5. Jasbir Singh who was in charge of the Diesel Shed at Tughla-kabad is in the circumstances the only witness whose evidence could, if at all, help the prosecution to establish the charge that the appellants had contravened the order issued by the Government of India under Rule 118(1)(a) of the Defence of India Rules, 1971. But even that evidence, in our opinion, is inadequate for proving the charge leveled against the appellants. Jasbir Singh claims to have attended a meeting addressed by the appellants but he has not stated as to what exactly the appellants said in the meeting. He has given his own gist or summary of what the appellants meant to convey to the audience stating that they incited the workers to go on strike and threatened them with dire consequences if they did not respond to the call. Such a broad re'sume' is not safe to rely upon for holding the charge proved. In view of the total absence of evidence showing what the appellants in fact said in the meeting, the summary coined by Jasbir Singh of the happenings in the meeting cannot form the basis of conviction. What is chargeable as contravening the prohibition imposed under the order issued by the Government of India under Rule 118(1)(a) is in the circumstances of this case the words used by the speakers and not the gist of the speeches made by a member of the audience. A summary of a speech may broadly and generally not be inaccurate and yet it may not faithfully reflect what the speaker actually said and in what context. Therefore, we would prefer not to rely on the gist given by the witness without knowing the data on the basis of which the gist was given. The charge must therefore fail.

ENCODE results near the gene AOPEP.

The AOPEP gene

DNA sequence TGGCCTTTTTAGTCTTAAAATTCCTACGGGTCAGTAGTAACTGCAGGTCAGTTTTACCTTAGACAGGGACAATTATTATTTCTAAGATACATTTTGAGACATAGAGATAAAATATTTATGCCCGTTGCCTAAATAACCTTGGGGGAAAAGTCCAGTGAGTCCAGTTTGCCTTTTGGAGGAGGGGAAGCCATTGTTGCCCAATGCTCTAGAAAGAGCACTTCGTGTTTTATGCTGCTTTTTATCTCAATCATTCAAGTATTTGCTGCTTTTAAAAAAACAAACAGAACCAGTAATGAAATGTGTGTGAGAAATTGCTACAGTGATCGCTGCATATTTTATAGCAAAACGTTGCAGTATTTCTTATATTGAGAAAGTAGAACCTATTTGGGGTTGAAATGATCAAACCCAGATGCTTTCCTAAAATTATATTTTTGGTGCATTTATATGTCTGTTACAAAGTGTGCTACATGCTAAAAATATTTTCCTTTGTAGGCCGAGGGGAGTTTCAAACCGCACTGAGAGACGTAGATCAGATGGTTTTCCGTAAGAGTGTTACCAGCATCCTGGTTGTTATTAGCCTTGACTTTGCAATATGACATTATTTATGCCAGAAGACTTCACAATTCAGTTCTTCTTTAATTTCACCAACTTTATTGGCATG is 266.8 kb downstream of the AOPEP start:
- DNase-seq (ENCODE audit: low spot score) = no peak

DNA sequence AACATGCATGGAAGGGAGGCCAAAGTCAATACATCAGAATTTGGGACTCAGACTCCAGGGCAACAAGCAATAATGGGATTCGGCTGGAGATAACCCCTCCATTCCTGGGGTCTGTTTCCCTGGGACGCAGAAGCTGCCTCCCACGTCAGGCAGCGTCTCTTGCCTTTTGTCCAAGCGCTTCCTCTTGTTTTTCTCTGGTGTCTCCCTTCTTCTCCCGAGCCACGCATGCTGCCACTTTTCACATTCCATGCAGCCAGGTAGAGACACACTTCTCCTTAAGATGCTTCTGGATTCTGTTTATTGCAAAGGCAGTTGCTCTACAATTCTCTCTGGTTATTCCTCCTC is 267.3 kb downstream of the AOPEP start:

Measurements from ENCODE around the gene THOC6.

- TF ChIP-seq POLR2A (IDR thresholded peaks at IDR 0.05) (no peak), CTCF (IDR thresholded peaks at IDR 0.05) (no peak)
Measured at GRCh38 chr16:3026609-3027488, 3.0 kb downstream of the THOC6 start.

6. One of the points urged before us is whether the courts below were justified in taking judicial notice of the fact that on the date when the appellants delivered their speeches a railway strike was imminent and that such a strike was in fact launched on May 8, 1974. Section 56 of the Evidence Act provides that no fact of which the Court will take judicial notice need be proved. Section 57 enumerates facts of which the Court 'shall' take judicial notice and states that on all matters of public history, literature, science or art the Court may resort for its aid to appropriate books or documents of reference. The list of facts mentioned in Section 57 of which the Court can take judicial notice is not exhaustive and indeed the purpose of the section is to provide that the Court shall take judicial notice of certain facts rather than exhaust the category of facts of which the Court may in appropriate cases take judicial notice. Recognition of facts without formal proof is a matter of expediency and no one has ever questioned the need and wisdom of accepting the existence of matters which are unquestionably within public knowledge. (see Taylor 11th edn. pp. 3-12; Wigmore Section 2571 footnote; Stephen's Digest, notes to Article 58; Whitley Stokes' Anglo-Indian Codes Vol. II p. 887). Shutting the judicial eye to the existence of such facts and matters is in a sense an insult to commonsense and would tend to reduce the judicial process to a meaningless and wasteful ritual. No Court therefore insists on formal proof, by evidence, of notorious facts of history, past or present. The date of poll, the passing away of a man of eminence and events that have rocked the nation need no proof and are judicially noticed. Judicial notice, in such matters, takes the place of proof and is of equal force. In fact, as a means of establishing notorious and widely known facts it is superior to formal means of proof. Accordingly, the Courts below were justified in assuming, without formal evidence, that the Railway strike was imminent on May 5, 1974 and that a strike paralyse the civic life of the Nation was undertaken by a section of workers on May 8, 1974.